Although I did not recognize the newbie, we had met once before when I was an inpatient on the hospital’s palliative unit. Do you recall that hospital stay, the one where the hematology unit was full so I ended up lodging with the dying people? I could not remember him but J. clearly recalled Dr. B.L.’s Edmonton Oilers lanyard. In fact, I envision her hijacking my future appointments to talk about McJesus. That Dr. B.L. could remember our brief encounter is a miracle on par with McJesus’s MVP performance last year.

Back to my health for a moment. Dr. B.L. told me that, if my blood work is to be believed, I am holding steady on all fronts. This is good news. There are no significant changes since last visit, which means I will stay on my current treatment plan.

My blood work did not explain my appetite loss, which was a relief. I had pretended I wasn’t worried about my disinterest in food, but I was lying, as you probably suspected. I may have a perfectly reasonable medication-related explanation for the pounds melting off me, but as a graduate of the School of Something Could Always Be Seriously Wrong, I’ve still wondered whether my liver might be tanking. As of today, I worry no more. My liver is a-okay.

Despite my apparent well-being, Dr. B.L. was alarmed by my rapid weight loss. So alarmed, in fact, that he said something that no doctor has ever said to me before: he told me to start eating more. He forbid me from losing any more weight and said he expects me to pack on a few pounds by the next time I see him. He even suggested ways I might increase my caloric intake.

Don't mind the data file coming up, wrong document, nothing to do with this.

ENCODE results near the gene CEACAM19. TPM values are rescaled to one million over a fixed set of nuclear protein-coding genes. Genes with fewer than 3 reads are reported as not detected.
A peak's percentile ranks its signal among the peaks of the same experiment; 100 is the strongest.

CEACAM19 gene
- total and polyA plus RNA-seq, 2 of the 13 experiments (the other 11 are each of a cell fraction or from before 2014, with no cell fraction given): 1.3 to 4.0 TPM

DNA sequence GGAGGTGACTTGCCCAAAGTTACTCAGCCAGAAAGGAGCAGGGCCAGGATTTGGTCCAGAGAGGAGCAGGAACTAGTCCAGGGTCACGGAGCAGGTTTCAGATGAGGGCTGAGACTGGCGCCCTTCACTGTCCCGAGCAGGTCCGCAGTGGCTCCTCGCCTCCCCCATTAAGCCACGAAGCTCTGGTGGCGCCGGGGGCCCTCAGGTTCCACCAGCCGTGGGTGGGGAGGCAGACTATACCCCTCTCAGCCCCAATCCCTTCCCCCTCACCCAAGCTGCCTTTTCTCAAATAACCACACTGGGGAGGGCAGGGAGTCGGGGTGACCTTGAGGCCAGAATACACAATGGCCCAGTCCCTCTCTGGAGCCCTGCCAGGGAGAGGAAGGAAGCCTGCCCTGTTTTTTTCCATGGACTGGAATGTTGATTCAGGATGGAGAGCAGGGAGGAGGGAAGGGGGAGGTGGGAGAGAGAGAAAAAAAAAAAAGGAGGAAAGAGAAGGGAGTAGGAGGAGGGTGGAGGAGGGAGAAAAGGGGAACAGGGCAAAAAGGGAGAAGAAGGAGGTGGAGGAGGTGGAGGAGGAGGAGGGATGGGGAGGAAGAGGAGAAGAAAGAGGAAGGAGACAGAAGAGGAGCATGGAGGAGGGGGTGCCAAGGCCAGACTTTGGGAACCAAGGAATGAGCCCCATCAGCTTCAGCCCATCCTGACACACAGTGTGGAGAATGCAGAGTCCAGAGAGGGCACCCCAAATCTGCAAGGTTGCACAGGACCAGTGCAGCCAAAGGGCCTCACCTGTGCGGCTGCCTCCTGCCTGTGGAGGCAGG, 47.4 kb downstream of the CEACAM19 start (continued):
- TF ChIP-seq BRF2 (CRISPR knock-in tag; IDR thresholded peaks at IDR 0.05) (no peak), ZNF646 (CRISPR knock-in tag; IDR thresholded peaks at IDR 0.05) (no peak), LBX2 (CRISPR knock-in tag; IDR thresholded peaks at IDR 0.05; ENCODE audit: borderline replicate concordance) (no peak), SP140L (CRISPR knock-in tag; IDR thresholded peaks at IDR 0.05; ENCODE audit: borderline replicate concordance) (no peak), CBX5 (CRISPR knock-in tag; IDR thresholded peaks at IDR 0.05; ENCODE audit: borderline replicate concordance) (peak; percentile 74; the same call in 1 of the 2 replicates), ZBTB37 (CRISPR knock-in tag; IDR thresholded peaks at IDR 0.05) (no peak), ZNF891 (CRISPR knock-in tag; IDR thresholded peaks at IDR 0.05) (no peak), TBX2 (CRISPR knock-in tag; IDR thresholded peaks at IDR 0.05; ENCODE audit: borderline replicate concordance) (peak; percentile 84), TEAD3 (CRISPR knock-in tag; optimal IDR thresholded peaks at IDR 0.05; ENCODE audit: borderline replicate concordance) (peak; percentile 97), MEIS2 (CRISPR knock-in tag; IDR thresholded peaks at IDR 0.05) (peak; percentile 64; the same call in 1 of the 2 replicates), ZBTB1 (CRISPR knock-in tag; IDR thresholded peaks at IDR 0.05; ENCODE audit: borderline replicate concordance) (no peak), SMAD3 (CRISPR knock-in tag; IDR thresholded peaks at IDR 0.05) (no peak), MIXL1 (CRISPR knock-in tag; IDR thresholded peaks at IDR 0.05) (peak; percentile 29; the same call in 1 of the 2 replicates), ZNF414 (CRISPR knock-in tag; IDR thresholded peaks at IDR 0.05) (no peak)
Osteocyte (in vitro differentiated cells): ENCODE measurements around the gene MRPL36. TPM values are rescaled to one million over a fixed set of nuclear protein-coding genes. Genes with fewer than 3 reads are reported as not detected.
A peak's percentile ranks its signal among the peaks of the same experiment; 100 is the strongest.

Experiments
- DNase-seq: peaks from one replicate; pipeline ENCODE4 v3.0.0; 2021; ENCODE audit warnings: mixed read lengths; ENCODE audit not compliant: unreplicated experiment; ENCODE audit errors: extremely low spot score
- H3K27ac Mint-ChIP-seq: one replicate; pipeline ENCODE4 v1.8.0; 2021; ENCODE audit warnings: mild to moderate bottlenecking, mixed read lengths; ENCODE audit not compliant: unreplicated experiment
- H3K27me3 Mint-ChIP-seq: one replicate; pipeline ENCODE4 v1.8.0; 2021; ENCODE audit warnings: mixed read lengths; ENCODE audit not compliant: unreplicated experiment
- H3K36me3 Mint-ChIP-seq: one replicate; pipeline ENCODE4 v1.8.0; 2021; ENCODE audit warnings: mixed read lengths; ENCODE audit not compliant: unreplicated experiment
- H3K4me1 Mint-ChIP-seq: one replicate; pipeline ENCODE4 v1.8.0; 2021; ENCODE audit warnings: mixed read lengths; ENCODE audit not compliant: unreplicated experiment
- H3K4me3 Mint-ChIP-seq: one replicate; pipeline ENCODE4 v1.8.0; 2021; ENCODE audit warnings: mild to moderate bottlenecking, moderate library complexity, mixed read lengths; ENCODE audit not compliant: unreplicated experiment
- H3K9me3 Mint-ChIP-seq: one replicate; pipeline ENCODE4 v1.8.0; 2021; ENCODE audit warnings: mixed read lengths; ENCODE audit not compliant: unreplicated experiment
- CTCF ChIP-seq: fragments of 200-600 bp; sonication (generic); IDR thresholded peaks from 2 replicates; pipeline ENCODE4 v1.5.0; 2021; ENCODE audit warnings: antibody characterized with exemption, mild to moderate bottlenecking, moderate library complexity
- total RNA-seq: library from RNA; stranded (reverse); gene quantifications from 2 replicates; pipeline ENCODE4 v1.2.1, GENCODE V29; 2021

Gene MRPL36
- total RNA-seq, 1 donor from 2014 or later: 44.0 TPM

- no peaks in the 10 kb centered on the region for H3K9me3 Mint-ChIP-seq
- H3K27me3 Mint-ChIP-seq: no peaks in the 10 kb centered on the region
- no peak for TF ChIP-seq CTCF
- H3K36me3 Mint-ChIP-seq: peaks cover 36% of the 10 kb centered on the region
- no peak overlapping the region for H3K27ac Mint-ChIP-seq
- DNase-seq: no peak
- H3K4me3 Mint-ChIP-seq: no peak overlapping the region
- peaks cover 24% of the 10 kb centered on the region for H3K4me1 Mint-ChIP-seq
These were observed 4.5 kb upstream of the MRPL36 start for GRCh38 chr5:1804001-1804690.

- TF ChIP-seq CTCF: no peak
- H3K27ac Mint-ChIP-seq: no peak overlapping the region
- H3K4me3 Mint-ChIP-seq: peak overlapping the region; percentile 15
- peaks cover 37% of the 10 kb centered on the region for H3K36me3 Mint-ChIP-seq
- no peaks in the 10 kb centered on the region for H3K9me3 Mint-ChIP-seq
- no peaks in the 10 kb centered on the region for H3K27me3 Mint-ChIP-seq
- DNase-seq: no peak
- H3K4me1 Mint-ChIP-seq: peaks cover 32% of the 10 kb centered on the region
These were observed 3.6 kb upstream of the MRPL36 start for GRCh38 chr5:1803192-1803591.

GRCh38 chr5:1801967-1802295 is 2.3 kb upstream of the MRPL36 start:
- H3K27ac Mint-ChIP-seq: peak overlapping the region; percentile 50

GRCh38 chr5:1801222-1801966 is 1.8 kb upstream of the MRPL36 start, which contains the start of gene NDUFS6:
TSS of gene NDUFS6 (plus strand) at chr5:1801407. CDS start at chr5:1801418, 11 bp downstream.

My inside voice could not help but giggle in response to Dr. B.L.’s concern. I wanted to say, “Do you realize who you are talking to? I am a glutton! Cookie Monster is my doppelganger. Or is it Miss Piggy? Whatever, you’ve got me all wrong, doc.” Instead, I listened respectfully and told the doctor I would take his concerns under advisement. Yes, I used those words. And he smiled, just a little. I think we’re going to get along.

Now I must force feed myself some dinner. Doctor’s orders.

arm reaching table full of appetizers

What goes down must come up

Once upon a time I was a dieter. I lost weight, sometimes too rapidly, for short periods of time, but most often I gained it back. I have come to believe that I cannot sustain restricted eating for any period of time. Eventually I fall far off the perpetually-hungry wagon. As soon as I start forbidding myself certain foods or food groups, I crave them all the more.